Ask anyone in St. Louis and they will tell you that David Freese is akin to Perseus of Clash of the Titans fame. Why do I say that? Did you see his postseason run in 2011? Try an 18 game stretch that included five homers, 21 RBI, a .397 batting average an a 1.258 OPS. It was, simply put, one of the greatest playoff performances in the history of the game. Does that mean that Freese will be an elite level option at the hot corner in the coming season?
Freese may not have always wanted to play baseball, he's quit playing in the past and has had some alcohol related issues off the field, but there is no disputing that when he has been on the diamond he has been very good. In 399 minor league games Freese has hit .307 with a .915 OPS. He's also driven in 306 runners while scoring 273 times in those 1,471 at-bats. Those are some impressive numbers are they not? Moving up to the big league level, Freese has appeared in about half as many games (184), but he's continued to hit. Over the course of 604 at-bats Freese has been able to bat .298. Even more impressive is the fact that he has hit at least .296 in each of his three seasons (.323, .296 and .297). Given that we've seen him be a .300 hitter for the duration of his professional career, there is little doubt that he could reach that level in 2012. One caveat. As a Cardinal he's posted a wildly high BABIP of .365 and 22.9 line drive percentage for his short career. It's certainly possible that he will be able to sustain both of those numbers moving forward, but if you've read any of my work over the years you know how nervous I get when someone is over .350 and 22.0 percent – even if they seemingly have shown an ability to replicate those numbers.
Never a speedster, Freese has had all kinds of issues with his ankles the past few years rendering him as a non entity in the stolen base column (he's just two of three in steal attempts in his career). However, most third basemen aren't known for their speed, so this makes him more average than someone to worry about on draft day.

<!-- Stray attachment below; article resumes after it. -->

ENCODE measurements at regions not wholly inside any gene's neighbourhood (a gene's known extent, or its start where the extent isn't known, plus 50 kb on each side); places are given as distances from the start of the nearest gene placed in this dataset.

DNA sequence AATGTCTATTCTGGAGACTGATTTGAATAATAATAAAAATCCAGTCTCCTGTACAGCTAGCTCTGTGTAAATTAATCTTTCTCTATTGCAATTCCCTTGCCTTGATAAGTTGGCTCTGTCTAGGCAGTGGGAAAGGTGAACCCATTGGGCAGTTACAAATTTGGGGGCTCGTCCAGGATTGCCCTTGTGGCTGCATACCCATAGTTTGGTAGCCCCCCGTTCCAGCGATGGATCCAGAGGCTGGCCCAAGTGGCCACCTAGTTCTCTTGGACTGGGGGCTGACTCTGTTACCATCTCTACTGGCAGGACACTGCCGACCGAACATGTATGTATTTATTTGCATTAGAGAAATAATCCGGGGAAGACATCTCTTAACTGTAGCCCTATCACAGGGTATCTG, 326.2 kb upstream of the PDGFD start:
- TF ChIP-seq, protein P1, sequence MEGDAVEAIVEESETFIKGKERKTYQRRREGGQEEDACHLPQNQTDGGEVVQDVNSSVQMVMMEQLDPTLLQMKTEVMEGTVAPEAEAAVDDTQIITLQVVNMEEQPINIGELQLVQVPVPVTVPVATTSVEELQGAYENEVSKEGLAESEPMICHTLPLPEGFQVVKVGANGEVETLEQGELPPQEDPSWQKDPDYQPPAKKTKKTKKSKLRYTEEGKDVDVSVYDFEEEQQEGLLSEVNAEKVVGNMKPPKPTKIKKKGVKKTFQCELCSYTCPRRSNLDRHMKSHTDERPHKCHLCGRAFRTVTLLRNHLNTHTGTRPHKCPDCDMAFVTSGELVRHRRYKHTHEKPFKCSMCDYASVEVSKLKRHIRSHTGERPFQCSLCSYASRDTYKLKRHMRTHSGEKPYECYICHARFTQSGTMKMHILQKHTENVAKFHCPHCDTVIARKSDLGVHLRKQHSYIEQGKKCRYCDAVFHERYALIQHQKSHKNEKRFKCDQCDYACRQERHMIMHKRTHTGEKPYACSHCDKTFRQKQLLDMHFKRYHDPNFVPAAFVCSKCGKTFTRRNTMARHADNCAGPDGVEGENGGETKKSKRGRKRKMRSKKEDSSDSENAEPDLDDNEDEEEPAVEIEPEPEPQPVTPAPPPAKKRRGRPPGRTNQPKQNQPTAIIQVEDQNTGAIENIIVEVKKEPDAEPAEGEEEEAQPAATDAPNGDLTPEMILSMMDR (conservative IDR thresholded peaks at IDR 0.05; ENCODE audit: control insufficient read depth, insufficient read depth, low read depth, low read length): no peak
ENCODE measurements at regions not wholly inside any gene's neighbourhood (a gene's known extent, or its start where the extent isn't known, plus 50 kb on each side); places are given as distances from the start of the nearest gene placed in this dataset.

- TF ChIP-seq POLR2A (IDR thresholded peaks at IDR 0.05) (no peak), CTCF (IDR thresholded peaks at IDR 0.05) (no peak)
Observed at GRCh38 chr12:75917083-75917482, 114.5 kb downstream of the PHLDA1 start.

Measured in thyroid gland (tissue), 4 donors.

The main issue with Freese is two-fold. (1) Can his body withstand the rigors of playing 150 games (to this point it hasn't seemed like his body can). (2) Does he have enough power to be a solid option at the hot corner? Freese hit 26 homers in 2007 at Triple-A Memphis, but the PCL is a notorious hitter's league, though he did average 23 homers per 500 minor league at-bats. That power hasn’t really shown itself in the bigs though as he hit 10 homers last season in 333 at-bats and 15 in 604 at-bats with the Cards. Will that rate improve? If could, but given that his career ground ball rate is 50.5 percent, and that he owns a 1.90 GB/FB ratio, his profile is way more Chone Figgins than it is Aramis Ramirez. The bottom line is that unless he hit a whole bunch more balls in the air, and I'm talking increasing his pathetic 26.6 percent fly ball ratio to at least the league average (37 percent), he has virtually not shot at blasting 20 long balls.
It's all about value with Freese in 2012. If someone at the draft table remembers the 2011 playoffs like they were yesterday, the cost for Freese will likely be prohibitive. It would also be advisable not to spend like Freese is a lock for a .300-20-90 season – he isn't. But, if you can wait at third base, realize the type of hitter that Freese really is, and draft him accordingly, he could end up being a very solid hot corner option if you are able to add power bats at other positions.
By Ray Flowers
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The co-host of The Drive on SiriusXM Fantasy Sports Radio (Sirius 210, XM 87: Mon-Thurs 7 PM, Fri. 9 PM EDT), Ray also hosts a show Sunday night (7-10 PM EDT). Ray has spent years squirreled away studying the inner workings of the fantasy game to the detriment of his personal life. Specializing in baseball, football and hockey, some consider him an expert in all three.
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